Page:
2. SANTIGUADORA

Unsatisfied with any of the English words at their disposal, translators Sarah Moses and Carolina Orloff left this word in Spanish in Die, My Love, a psychological novel by Ariana Harwicz. The word, which describes a female healer who uses prayer to break hexes and cure ailments, was explained in the text itself. The translated version reads: “If only there were santiguadoras living in these parts, those village women who for a fee will pray away your guy’s indigestion and your toddler’s tantrums, simple as that.”

3. HELLHÖRIG

The German word Hellhörig "literally means 'bright-hearing' and is used, for example, to describe walls so thin you can hear every noise in the next room," says Simon Pare, who translated The Flying Mountain, a novel by Christoph Ransmayr. Pare notes that while English equivalents like "paper-thin" and “flimsy” carry the same negative connotation, they don’t have the same poetic quality that hellhörig has. "'The walls have ears,' while expressive, is not the same thing,” Pare laments.

4. VORSTELLUNG

Vorstellung (another German word) can be defined as an idea or notion, but when its etymology is broken down, it suddenly doesn’t seem so simple. It stems from the verb vorstellen, meaning “to place in front of—in this case, in front of the mind’s eye,” according to Susan Bernofsky, who translated Go, Went, Gone by Jenny Erpenbeck. “The Vorstellung is the object of that act of mental conjuring-up," Bernofsky adds. (Fun fact: All nouns are capitalized in German.)

5. 눈치 (NUNCH'I)

Literally translating to “eye measure,” the Korean word nunch’i describes “an awareness of how those around you are currently feeling, plus their general character, and therefore the appropriate response,” says Deborah Smith, the translator of Han Kang’s The White Book. Korean culture stresses the importance of harmony, and thus it’s important to avoid doing or saying anything that could hurt another person’s pride, according to CultureShock! Korea: A Survival Guide to Customs and Etiquette.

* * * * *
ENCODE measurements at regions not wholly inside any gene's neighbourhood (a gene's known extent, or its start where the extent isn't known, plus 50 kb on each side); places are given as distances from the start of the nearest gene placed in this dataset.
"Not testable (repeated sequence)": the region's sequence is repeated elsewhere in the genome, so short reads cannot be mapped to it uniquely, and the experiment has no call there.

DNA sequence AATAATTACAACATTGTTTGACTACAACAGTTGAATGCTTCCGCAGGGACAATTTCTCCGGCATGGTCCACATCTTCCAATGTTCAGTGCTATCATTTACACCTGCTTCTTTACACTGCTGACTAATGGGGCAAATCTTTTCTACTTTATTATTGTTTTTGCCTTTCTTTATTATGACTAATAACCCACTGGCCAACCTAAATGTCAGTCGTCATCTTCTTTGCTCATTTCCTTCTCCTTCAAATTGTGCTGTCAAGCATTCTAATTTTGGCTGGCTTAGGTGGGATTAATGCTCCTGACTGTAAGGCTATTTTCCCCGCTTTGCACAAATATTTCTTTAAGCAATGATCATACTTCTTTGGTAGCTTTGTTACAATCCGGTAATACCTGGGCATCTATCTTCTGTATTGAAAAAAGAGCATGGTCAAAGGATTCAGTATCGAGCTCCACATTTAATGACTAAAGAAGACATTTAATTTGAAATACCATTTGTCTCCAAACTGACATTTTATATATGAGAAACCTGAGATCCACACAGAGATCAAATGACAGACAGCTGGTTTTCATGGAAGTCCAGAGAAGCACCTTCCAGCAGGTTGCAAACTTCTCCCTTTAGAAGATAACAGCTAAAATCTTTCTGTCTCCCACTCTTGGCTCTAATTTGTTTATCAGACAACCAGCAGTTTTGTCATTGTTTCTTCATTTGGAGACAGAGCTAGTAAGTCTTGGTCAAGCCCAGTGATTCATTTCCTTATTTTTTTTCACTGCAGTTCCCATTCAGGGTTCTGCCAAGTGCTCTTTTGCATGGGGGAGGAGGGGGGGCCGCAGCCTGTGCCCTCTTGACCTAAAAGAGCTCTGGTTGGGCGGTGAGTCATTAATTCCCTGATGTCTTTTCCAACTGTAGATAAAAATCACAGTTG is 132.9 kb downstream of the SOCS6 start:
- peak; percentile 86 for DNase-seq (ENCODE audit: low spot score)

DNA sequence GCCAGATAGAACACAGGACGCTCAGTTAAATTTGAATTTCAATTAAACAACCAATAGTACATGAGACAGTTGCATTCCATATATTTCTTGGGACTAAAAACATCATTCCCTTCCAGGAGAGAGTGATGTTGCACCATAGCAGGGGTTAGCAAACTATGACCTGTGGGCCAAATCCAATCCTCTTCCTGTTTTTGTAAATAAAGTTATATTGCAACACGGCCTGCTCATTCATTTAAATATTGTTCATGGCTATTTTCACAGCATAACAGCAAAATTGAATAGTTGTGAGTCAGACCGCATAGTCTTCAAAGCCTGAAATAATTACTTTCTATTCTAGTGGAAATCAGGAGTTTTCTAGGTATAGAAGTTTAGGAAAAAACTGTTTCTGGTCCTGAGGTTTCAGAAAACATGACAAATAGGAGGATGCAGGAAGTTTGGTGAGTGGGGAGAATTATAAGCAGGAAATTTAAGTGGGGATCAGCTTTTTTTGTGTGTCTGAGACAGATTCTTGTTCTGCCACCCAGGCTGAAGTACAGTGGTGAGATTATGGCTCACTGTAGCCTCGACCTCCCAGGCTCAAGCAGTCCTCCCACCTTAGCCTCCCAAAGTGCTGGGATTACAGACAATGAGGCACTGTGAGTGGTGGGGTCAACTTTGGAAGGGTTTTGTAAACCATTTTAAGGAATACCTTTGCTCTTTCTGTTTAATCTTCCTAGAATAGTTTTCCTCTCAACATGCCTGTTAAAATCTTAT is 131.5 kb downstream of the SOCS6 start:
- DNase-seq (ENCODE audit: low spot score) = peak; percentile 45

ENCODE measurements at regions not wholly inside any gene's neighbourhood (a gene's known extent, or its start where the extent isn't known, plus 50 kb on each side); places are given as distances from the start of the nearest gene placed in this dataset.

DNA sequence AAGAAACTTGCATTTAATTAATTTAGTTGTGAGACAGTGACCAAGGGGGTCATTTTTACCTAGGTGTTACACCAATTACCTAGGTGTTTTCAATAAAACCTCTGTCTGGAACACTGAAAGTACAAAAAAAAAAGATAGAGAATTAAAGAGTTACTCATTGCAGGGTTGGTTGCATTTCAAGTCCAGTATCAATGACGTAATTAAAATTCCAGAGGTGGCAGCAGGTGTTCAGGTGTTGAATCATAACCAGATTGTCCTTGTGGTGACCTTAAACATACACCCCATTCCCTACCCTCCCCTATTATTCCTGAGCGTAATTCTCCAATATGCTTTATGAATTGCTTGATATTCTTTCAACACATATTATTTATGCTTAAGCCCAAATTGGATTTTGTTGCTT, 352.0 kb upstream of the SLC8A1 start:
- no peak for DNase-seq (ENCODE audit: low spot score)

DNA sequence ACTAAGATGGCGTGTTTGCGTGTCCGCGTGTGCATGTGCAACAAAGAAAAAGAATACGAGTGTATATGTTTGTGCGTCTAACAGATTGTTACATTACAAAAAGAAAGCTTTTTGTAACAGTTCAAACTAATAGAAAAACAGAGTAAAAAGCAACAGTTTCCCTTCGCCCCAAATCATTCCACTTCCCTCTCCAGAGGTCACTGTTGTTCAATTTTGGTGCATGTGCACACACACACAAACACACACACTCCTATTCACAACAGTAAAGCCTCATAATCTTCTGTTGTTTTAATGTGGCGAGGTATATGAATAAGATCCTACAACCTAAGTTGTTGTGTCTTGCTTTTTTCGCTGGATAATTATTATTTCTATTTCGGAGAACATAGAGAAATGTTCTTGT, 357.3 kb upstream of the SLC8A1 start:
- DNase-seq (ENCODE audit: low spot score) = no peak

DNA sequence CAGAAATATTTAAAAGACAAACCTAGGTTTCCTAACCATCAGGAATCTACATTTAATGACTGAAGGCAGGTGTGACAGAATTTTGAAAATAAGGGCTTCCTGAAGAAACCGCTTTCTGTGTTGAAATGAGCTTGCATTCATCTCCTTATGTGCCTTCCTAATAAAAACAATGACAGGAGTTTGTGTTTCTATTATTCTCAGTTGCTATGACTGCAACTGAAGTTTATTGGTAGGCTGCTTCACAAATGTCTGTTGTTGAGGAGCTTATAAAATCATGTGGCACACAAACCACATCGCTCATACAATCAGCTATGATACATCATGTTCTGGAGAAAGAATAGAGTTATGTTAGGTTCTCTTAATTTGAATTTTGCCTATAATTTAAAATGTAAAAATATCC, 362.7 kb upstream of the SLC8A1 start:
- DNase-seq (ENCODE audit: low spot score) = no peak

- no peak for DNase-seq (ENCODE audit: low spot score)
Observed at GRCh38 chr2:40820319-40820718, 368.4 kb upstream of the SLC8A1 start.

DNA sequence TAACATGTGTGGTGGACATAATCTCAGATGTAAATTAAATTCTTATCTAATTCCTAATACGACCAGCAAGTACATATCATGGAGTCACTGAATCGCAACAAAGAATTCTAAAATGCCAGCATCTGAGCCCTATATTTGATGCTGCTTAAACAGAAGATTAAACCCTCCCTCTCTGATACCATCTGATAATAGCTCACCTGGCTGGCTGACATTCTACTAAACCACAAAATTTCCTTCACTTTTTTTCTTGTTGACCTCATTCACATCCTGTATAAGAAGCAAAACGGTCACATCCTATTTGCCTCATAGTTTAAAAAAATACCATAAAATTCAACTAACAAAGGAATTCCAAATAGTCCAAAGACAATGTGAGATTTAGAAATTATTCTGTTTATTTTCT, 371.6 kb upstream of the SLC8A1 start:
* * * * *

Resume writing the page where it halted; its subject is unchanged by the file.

6. ON

Anyone who has survived French 101 has seen this word, but it’s a difficult concept to fully grasp. It’s also one that crops up regularly in novels, making it “the greatest headache for a translator,” according to Frank Wynne, who translated Vernon Subutex 1 by Virginie Despentes. On is often translated as “one” (as in “one shouldn’t ask such questions”), but in general conversation it can come off as “preposterously disdainful,” Wynne notes. Furthermore, the word is used in different ways to express very different things in French, and can be taken to mean “we,” “people,” “they,” and more, according to French Today.

7. TERTULIA

Store this one away for your next cocktail party. The Spanish word tertulia can be defined as “an enjoyable conversation about political or literary topics at a social gathering,” according to Camilo A. Ramirez, who translated Like a Fading Shadow by Antonio Munoz Molina. Although tertulia is tricky to translate, it's one of Ramirez's favorite Spanish words because it invokes a specific atmosphere and paints a scene in the reader’s mind. For instance, the first chapter of The Hobbit, “An Unexpected Party,” becomes “Una Tertulia Inesperada” when translated into Spanish.